"Gilles Peress has intransigently documented the darkest chapters of modern history, from the Troubles in Northern Ireland to the mass graves in Bosnia and Rwanda. In 1979, he went to Iran to photograph the revolution at its height, during the hostage crisis at the US embassy in Tehran. He captured the chaos and the contrasts between the various political and religious circles of influence, the turmoil in the cities, but also everyday scenes of trivia, irony or violence.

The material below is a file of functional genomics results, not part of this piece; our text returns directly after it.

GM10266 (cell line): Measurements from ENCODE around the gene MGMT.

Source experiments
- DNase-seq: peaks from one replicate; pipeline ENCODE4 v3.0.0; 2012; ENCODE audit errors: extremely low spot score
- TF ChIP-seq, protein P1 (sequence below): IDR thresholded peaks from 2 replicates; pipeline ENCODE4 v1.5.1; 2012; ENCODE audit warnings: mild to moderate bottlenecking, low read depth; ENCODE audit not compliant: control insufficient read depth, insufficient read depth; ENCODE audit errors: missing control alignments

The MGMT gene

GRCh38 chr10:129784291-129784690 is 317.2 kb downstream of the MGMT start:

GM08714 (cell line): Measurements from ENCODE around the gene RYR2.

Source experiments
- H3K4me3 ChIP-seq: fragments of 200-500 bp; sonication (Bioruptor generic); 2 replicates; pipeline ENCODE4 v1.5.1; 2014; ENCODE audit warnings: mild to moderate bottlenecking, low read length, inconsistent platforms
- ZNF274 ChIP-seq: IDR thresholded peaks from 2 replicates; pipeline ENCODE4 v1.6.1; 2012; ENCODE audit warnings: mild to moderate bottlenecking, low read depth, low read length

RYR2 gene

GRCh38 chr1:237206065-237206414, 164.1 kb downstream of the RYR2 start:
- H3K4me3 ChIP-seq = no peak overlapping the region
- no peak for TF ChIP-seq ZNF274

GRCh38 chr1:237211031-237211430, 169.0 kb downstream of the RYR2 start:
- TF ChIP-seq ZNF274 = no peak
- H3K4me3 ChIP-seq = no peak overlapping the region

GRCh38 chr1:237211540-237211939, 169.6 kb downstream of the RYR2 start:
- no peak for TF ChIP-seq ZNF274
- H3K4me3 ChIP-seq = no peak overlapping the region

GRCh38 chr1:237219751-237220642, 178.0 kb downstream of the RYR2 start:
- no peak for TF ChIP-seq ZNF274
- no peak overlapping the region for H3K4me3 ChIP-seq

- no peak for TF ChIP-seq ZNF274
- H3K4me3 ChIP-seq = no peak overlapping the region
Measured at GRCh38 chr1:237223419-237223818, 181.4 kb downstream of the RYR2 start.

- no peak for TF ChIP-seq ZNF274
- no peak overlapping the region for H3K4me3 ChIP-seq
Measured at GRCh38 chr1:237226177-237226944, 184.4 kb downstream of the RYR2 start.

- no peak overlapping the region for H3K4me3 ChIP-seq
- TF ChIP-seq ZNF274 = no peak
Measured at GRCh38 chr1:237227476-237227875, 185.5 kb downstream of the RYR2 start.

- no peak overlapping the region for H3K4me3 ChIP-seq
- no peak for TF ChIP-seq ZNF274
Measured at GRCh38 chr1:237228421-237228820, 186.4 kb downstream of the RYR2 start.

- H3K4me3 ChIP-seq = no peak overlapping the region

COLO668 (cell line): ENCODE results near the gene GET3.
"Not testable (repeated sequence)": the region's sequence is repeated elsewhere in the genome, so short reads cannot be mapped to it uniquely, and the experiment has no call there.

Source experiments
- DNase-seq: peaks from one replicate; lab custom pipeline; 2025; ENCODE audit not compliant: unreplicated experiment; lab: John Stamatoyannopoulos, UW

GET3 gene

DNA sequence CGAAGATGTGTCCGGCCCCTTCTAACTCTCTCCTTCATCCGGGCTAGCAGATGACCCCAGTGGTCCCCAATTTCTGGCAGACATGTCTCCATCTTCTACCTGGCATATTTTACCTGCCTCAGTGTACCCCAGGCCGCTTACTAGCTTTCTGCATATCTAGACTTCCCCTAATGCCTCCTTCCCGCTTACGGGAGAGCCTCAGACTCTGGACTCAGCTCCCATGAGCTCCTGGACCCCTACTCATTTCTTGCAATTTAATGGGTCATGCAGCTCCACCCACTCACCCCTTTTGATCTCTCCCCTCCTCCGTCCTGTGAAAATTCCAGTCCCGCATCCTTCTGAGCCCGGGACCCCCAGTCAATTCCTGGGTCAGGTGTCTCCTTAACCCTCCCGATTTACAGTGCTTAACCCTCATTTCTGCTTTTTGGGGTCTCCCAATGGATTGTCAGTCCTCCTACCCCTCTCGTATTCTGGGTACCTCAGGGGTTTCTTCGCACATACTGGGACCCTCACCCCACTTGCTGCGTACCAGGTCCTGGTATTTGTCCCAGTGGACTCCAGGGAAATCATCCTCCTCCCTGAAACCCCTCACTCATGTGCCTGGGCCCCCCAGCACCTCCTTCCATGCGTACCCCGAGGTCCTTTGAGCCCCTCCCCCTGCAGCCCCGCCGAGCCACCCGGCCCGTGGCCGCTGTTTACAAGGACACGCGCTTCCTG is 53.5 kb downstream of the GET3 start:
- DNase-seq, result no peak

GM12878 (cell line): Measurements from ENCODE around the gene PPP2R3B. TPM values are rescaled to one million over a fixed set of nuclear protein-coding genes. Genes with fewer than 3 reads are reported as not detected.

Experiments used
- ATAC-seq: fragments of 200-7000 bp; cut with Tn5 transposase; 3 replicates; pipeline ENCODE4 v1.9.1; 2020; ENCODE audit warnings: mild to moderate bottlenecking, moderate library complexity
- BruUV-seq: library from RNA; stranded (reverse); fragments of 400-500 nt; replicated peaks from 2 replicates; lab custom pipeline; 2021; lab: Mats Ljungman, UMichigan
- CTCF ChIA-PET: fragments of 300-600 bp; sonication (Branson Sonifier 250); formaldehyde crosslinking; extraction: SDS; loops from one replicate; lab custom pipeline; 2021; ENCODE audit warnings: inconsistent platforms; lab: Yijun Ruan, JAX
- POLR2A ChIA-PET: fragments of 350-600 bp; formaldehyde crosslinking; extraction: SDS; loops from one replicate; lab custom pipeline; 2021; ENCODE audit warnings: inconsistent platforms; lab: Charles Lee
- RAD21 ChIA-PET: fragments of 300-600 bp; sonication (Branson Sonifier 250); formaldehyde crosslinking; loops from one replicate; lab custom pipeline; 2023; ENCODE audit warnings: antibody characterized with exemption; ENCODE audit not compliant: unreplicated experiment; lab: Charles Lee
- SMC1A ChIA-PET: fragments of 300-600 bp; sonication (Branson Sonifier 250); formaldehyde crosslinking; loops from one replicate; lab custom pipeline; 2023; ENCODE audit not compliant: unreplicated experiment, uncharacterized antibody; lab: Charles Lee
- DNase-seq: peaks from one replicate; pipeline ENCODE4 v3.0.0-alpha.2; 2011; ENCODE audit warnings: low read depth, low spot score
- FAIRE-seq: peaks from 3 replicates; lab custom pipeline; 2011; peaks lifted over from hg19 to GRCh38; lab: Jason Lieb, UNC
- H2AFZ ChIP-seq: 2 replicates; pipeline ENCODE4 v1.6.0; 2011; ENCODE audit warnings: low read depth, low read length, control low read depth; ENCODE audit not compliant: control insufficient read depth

This work, in a reflexive, very controlled photographic language, resulted in the book Telex Iran (published by Aperture in 1984), now considered a major work in the history of photography. In it, Gilles Peress plays on categories and genres, juxtaposing images and texts in such a way as to create a dialectic that is at once tense and open, and reveals political and civil reality in all its complexity. Republished in 1997 by Scalo, the book has lost none of its seismic and incisive character and has remained highly topical in light of the most recent episodes in Iran’s turbulent history."